Assessment of strength, flexibility, and running mechanics in men with iliotibial band syndrome

Brian Noehren, Anne Schmitz, Ross Hempel, Carolyn Westlake, William Black

Research output: Contribution to journalArticlepeer-review

70 Scopus citations


STUDY DESIGN: Cross-sectional laboratory study. OBJECTIVES: To assess differences in hip strength, iliotibial band length, and hip and knee mechanics during running between male runners with iliotibial band syndrome (ITBS) and healthy controls. BACKGROUND: Flexibility, strength, and running mechanics are commonly assessed in patients with ITBS. However, these variables have not been evaluated concurrently in this population. METHODS: Thirty-four men participated (17 healthy, 17 ITBS). Hip strength was measured with a handheld dynamometer, and iliotibial band length was assessed using an inclinometer while performing the Ober test. Kinetic and 3-D kinematic data were obtained during running. Kinematic variables of interest included frontal and transverse plane hip and knee joint angles during early stance. Independent-samples t tests, as well as effect sizes, were used to assess group differences. RESULTS: Compared to the control group, persons with ITBS had a significantly lower Ober measurement (1.2°), weaker hip external rotators (1.2 Nm/kg), greater hip internal rotation (3.7°), and greater knee adduction (3.6°). However, only hip internal rotation and knee adduction exceeded the minimal detectable difference value. CONCLUSION: Our results suggest that intervention strategies that target neuromuscular control of the hip and knee may be indicated for males with ITBS.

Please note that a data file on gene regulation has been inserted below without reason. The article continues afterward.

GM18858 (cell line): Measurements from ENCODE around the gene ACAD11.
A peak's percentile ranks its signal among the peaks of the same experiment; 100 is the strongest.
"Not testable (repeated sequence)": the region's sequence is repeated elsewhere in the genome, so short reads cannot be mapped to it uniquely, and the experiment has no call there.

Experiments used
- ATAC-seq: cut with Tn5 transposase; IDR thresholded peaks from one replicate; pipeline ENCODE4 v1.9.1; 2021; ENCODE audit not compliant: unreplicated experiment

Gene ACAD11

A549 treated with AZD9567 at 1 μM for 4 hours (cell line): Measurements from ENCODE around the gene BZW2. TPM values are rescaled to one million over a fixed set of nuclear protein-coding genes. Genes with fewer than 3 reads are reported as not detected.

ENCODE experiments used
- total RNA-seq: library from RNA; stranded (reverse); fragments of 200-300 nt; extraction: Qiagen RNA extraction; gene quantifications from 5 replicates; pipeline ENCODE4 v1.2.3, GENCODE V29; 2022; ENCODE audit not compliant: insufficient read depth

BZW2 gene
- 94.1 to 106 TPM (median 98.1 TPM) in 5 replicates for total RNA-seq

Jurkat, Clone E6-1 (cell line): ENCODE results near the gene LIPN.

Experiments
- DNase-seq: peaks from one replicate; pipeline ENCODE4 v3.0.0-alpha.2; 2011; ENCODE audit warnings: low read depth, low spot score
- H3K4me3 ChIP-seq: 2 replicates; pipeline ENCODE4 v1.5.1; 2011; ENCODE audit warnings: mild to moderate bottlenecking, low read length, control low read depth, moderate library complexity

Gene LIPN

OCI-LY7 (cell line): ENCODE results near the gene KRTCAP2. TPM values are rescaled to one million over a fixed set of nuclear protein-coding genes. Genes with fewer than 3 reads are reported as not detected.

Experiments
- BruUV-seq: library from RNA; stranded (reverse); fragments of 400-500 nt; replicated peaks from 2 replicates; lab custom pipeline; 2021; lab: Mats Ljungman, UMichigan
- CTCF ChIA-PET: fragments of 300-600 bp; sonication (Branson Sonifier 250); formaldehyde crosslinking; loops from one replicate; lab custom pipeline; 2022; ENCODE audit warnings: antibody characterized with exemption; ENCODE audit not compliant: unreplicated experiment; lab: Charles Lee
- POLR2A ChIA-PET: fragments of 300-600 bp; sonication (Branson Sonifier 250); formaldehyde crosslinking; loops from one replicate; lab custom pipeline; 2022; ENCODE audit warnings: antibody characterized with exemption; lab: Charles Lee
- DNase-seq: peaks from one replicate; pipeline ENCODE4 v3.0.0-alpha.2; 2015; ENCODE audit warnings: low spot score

Original languageEnglish
Pages (from-to)217-222
Number of pages6
JournalJournal of Orthopaedic and Sports Physical Therapy
Issue number3
StatePublished - Mar 2014


  • Hip and knee mechanics
  • Hip strength
  • Ober test
  • Running

ASJC Scopus subject areas

  • Physical Therapy, Sports Therapy and Rehabilitation


Dive into the research topics of 'Assessment of strength, flexibility, and running mechanics in men with iliotibial band syndrome'. Together they form a unique fingerprint.

Cite this